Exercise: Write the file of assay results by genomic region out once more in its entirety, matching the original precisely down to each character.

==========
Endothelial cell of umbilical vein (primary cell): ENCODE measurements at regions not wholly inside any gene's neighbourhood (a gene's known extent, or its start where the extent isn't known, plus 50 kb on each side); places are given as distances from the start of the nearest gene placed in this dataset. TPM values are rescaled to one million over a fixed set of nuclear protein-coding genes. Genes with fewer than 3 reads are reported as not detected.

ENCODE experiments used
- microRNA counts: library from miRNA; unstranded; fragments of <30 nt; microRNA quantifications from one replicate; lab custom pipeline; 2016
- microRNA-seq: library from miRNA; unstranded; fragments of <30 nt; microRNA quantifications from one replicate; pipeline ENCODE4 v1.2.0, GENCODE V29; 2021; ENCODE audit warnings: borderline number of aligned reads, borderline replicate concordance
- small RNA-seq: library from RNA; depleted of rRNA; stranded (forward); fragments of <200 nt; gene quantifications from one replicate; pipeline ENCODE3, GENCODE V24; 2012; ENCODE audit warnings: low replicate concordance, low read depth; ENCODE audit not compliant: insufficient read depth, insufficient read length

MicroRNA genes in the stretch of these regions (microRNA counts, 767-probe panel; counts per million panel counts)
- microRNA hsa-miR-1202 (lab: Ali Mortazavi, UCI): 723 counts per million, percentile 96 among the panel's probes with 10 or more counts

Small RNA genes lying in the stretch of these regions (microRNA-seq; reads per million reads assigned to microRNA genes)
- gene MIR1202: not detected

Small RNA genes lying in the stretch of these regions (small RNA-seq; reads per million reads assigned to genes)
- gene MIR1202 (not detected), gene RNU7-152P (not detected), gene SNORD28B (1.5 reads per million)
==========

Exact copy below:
Endothelial cell of umbilical vein (primary cell): ENCODE measurements at regions not wholly inside any gene's neighbourhood (a gene's known extent, or its start where the extent isn't known, plus 50 kb on each side); places are given as distances from the start of the nearest gene placed in this dataset. TPM values are rescaled to one million over a fixed set of nuclear protein-coding genes. Genes with fewer than 3 reads are reported as not detected.

ENCODE experiments used
- microRNA counts: library from miRNA; unstranded; fragments of <30 nt; microRNA quantifications from one replicate; lab custom pipeline; 2016
- microRNA-seq: library from miRNA; unstranded; fragments of <30 nt; microRNA quantifications from one replicate; pipeline ENCODE4 v1.2.0, GENCODE V29; 2021; ENCODE audit warnings: borderline number of aligned reads, borderline replicate concordance
- small RNA-seq: library from RNA; depleted of rRNA; stranded (forward); fragments of <200 nt; gene quantifications from one replicate; pipeline ENCODE3, GENCODE V24; 2012; ENCODE audit warnings: low replicate concordance, low read depth; ENCODE audit not compliant: insufficient read depth, insufficient read length

MicroRNA genes in the stretch of these regions (microRNA counts, 767-probe panel; counts per million panel counts)
- microRNA hsa-miR-1202 (lab: Ali Mortazavi, UCI): 723 counts per million, percentile 96 among the panel's probes with 10 or more counts

Small RNA genes lying in the stretch of these regions (microRNA-seq; reads per million reads assigned to microRNA genes)
- gene MIR1202: not detected

Small RNA genes lying in the stretch of these regions (small RNA-seq; reads per million reads assigned to genes)
- gene MIR1202 (not detected), gene RNU7-152P (not detected), gene SNORD28B (1.5 reads per million)